February 12, 2020
Weapon focus: One reason eyewitnesses get it wrong
Eyewitnesses are unreliable with a frightening degree of regularity. They often make mistakes in their testimonies or claim to have seen things that it is later proven they never could have seen. We know more now than ever before about how often they’re wrong since we have DNA evidence. It has overturned hundreds of convictions, many based on eyewitnesses claiming to have seen a certain person — a person who, the DNA later showed, was never there at all.
This happens for many reasons. Lighting conditions. Bias. Distance. The chaotic nature of a crime scene. In general, a person’s memory simply is not as reliable or static as they think it is.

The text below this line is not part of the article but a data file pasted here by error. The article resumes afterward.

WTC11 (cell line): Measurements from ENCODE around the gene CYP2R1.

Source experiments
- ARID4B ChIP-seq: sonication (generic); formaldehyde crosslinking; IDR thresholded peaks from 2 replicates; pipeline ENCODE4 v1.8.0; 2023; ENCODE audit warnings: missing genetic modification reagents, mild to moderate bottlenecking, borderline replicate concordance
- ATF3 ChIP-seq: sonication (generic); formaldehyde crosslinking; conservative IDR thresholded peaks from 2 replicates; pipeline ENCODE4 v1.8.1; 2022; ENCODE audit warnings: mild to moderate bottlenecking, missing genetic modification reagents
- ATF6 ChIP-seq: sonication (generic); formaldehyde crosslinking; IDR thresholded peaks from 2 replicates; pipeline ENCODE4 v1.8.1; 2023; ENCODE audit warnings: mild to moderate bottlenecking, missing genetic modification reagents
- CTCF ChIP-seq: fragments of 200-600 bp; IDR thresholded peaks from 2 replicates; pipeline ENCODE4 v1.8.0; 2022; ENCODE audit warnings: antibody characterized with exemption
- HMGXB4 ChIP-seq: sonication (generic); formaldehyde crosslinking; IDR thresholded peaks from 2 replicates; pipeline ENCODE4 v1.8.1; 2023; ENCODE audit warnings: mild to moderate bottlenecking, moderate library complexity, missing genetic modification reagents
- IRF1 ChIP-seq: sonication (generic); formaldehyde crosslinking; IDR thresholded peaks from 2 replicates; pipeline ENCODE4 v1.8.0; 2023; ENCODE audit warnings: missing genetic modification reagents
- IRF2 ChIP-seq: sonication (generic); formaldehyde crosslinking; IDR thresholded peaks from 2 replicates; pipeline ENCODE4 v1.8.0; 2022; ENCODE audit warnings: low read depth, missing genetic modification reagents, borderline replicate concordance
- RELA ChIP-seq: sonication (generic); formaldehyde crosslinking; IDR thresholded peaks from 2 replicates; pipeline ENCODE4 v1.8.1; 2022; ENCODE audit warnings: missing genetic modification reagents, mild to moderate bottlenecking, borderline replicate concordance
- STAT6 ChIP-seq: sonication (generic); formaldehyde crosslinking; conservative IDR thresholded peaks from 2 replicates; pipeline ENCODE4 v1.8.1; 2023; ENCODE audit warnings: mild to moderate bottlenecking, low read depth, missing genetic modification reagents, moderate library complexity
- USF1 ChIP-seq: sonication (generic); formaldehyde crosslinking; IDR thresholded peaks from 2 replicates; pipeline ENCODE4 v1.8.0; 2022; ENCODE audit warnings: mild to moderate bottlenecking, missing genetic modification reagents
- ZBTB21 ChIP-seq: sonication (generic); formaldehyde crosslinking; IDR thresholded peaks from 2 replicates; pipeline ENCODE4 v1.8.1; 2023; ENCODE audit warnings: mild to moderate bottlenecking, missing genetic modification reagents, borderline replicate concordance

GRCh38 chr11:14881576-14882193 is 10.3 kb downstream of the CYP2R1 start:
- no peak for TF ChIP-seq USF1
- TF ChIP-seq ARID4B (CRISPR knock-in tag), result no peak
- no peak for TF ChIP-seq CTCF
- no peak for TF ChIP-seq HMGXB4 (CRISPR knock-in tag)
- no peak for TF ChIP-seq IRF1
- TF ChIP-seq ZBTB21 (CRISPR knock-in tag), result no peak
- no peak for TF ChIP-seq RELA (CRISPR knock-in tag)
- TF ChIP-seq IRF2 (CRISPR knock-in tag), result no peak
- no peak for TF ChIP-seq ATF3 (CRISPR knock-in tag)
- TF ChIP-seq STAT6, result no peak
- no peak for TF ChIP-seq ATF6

One major reason to consider, though, is known as the weapon focus effect. Researchers noticed that crimes involving weapons tended to have more issues with inaccurate testimonies than those without. They wondered why these witnesses were wrong so often.
As it turned out, the reason is that the witnesses tend to focus not on the person but on the weapon itself. It’s driven by fear. In some cases, people can barely describe the perpetrator at all, but they can absolutely describe the knife or the gun used in the attack. They may then later pick someone out of a lineup who somewhat resembles the person who committed the attack, but they’re far less certain about it. Despite spending so much time with a clear view of the person’s face, they can’t remember what they looked like.
The unfortunate reality is that witness mistakes lead to false accusations. They put innocent people behind bars. That’s why it’s so critical for everyone to know their rights and legal defense options.